What Venture Capitalists are Potentially Getting Wrong About Blockchain

What Venture Capitalists are Potentially Getting Wrong About Blockchain

Watch Richie's full presentation here

Whether you are a venture capitalist, entrepreneur, tech analyst or writer; to be effective at maneuvering into or around technology paradigms there is a perspective and discipline you must master. This perspective and discipline is history.

Mark Twain: "a favorite theory of mine [is] that no occurrence is sole and solitary, but is merely a repetition of a thing which has happened before, and perhaps often."

Technology paradigms such as the printing press, electricity, the combustion engine, and the Internet tend to follow a pattern that repeats itself. Each paradigm is comprised of a few fundamental inventions (Peter Thiel refers to these as “zero to one” inventions) that are made popular by a single go-to-market company, and then are copied hundreds and sometimes thousands of times creating a bubble, and then eventually a bust.

For example, real-time text exchange (chat) was a zero to invention in the Internet paradigm made popular by AOL Chat, and then almost two thousand chat applications (many referred to as “AOL Chat killers”) were venture capital, angel, or institutional-funded globally. The chat boom created an outstanding bust. A second zero to one invention of the Internet was payments made popular by companies such as Authorize.net and eventually real time streaming media made popular by companies such as YouTube. Each zero to one created a specular boom and accompanying bust. Today, 80% of the software on our devices are a combination of real time text exchange, payments, and streaming media.

Electricity and the engine played out similarly. More than likely, blockchain will play out in the same pattern. To avoid being caught in the wrong part of a boom, or the belly of a bust, one most pay homage to history. This video encapsulates the ability to “read the blockchain paradigm” and hopefully avoid falling into the hype.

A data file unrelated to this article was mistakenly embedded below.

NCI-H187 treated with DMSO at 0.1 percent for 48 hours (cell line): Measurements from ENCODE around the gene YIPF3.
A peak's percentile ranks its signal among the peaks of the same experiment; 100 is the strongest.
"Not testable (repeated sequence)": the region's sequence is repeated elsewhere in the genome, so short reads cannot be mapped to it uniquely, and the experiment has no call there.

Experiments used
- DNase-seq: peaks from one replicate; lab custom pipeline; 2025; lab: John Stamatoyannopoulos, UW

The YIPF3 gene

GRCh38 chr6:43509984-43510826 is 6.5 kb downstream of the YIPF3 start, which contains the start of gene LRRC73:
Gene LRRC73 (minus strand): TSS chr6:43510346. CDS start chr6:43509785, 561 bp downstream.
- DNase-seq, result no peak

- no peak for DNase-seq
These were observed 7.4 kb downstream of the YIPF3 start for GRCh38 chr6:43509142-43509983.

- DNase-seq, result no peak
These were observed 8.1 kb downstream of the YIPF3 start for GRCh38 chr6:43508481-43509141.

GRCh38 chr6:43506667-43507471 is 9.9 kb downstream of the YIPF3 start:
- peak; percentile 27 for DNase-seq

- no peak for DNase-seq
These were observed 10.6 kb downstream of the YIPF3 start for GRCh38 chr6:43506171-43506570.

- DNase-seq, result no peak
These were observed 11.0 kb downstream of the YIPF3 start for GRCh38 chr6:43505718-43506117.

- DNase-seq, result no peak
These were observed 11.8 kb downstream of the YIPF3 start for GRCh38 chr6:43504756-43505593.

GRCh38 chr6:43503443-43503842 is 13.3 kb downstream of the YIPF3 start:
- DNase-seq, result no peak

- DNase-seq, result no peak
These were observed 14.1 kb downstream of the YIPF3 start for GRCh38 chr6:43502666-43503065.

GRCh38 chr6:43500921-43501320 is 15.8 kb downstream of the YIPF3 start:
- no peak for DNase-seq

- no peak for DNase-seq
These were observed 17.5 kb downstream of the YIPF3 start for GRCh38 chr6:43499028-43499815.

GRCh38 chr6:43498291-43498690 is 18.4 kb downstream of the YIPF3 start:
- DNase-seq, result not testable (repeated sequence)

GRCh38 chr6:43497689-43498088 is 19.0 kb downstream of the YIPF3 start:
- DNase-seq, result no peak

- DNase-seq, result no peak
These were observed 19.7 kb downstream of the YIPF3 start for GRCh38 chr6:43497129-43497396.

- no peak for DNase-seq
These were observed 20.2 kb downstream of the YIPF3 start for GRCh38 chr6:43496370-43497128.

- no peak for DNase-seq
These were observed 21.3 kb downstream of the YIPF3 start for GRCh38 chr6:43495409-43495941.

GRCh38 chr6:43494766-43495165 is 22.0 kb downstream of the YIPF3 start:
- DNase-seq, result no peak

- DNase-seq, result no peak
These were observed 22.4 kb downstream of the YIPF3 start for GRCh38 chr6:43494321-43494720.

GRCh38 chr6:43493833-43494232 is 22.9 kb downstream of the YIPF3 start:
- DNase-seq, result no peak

Author Bio

Richie Etwaru believes the most important ingredient for change is courage. Courage not mistaken with risk but consistent with the bravery required to embark upon something never attempted.

Richie has spanned unlikely disciplines and multiple continents over two decades. He has had the honor to operate in academia, entrepreneurship, government advisory, and Fortune 500 companies in financial services and healthcare. He’s been quoted in NPR, The Wall Street Journal, The Financial Times, The Washington Post, Computer World, Forbes, VentureBeat, WIRED, and has appeared on dozens of television stations and media outlets globally.

As founder and CEO of Hu-manity.co, Etwaru is known for pursuing the 31st Human Right “everyone has the right to legal ownership of their inherent human data as property.” He is driven to reshape the world by creating a new data economy, where inherent human data is legally human property.

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